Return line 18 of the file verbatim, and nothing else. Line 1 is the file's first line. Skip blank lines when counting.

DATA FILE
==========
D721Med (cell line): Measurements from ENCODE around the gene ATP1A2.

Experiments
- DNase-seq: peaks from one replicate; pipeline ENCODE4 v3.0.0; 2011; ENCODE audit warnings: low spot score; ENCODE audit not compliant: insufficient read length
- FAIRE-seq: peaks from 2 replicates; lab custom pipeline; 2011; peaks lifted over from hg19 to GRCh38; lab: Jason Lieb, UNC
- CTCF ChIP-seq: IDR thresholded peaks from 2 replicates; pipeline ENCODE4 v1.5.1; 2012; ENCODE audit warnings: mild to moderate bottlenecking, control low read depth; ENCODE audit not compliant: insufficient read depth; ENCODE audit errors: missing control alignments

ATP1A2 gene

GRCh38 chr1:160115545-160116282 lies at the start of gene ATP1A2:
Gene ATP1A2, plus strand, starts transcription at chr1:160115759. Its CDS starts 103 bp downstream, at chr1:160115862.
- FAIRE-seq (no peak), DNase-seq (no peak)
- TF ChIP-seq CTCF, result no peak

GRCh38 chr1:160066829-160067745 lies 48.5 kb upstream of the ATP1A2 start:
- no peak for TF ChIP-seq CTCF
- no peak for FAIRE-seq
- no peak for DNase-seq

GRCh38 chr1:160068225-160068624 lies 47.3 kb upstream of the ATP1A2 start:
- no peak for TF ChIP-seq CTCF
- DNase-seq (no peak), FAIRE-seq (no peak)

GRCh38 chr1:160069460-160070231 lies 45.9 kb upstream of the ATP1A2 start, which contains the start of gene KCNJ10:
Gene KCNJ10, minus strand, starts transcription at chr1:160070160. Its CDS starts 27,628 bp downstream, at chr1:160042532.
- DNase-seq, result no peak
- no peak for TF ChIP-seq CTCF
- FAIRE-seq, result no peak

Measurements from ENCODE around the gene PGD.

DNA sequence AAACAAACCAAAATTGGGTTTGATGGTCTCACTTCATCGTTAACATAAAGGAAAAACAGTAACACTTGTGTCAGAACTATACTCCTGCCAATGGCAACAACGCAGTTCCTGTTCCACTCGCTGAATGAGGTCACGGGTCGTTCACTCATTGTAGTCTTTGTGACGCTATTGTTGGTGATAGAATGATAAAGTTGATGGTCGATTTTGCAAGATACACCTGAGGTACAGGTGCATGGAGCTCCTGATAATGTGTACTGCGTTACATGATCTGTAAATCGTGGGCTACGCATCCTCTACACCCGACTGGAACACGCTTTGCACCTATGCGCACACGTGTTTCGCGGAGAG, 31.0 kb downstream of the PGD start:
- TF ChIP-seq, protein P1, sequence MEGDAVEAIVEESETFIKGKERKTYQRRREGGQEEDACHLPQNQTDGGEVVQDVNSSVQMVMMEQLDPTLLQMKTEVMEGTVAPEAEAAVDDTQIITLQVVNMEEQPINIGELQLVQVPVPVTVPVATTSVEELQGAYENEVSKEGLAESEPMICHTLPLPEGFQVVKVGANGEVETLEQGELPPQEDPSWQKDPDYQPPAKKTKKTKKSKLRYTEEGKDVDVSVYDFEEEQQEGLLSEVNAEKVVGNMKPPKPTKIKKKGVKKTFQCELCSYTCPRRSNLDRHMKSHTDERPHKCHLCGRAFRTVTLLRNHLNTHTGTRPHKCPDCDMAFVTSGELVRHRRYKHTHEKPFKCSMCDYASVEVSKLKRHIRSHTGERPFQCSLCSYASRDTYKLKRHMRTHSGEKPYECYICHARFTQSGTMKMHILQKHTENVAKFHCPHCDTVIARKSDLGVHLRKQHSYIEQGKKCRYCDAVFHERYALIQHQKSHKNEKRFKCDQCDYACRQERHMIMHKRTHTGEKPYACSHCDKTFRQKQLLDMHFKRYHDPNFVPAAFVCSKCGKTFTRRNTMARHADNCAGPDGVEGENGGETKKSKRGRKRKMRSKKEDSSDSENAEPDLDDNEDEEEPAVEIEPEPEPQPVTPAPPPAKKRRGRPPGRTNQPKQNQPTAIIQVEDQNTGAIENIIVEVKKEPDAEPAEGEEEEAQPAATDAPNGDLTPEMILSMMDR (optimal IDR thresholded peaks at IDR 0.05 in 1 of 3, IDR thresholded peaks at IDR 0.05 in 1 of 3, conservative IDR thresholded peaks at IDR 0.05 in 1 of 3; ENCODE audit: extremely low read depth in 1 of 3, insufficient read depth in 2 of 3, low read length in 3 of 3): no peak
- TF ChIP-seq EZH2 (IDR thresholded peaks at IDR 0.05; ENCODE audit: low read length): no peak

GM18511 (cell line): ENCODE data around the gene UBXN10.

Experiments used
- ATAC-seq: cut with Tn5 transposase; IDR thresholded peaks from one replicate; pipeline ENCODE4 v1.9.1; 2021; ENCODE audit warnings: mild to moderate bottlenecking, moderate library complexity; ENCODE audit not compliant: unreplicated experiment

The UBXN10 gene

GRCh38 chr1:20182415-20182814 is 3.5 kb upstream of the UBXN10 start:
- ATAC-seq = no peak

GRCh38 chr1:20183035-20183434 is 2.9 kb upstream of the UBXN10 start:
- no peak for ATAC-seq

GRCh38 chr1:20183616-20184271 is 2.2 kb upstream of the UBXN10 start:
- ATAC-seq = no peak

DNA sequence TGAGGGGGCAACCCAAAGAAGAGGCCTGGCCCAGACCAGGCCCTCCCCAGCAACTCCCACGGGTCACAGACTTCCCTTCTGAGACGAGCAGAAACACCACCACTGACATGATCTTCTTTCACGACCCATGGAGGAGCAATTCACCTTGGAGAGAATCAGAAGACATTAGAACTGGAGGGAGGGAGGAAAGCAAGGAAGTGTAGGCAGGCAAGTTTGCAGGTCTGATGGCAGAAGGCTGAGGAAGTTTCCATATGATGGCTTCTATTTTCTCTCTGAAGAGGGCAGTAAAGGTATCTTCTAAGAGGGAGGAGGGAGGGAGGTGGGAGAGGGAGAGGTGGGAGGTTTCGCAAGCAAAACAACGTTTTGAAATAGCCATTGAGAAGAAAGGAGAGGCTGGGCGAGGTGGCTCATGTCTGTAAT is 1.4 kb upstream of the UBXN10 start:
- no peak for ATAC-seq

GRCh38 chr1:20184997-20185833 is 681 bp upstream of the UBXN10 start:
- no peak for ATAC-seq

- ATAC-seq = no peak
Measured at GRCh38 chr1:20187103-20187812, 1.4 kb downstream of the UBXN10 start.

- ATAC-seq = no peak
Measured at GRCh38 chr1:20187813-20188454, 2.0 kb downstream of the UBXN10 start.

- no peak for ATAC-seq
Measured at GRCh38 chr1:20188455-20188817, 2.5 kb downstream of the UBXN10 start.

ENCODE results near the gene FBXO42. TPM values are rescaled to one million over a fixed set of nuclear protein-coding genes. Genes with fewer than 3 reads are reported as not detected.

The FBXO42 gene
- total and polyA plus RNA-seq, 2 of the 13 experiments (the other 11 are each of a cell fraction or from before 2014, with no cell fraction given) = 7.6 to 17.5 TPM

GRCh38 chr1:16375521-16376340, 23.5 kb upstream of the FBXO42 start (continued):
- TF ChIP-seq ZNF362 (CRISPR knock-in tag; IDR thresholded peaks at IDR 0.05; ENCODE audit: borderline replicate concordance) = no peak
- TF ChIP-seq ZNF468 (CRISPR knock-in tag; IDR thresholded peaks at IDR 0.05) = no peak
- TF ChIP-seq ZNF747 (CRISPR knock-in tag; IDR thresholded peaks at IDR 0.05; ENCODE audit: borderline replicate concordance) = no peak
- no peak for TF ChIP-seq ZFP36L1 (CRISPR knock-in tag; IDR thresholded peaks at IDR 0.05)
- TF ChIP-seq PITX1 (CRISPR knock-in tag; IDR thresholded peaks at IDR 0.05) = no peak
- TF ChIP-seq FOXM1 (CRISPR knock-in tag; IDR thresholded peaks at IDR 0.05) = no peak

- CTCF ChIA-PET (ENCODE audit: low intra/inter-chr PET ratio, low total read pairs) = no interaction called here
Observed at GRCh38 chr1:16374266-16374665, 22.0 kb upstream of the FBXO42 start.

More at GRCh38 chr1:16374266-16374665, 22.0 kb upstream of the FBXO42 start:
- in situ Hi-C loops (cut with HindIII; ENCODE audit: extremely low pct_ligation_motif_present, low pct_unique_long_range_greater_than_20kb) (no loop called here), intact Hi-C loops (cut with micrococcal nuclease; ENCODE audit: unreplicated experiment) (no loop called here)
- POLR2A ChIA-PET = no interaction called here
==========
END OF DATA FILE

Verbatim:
GRCh38 chr1:160069460-160070231 lies 45.9 kb upstream of the ATP1A2 start, which contains the start of gene KCNJ10: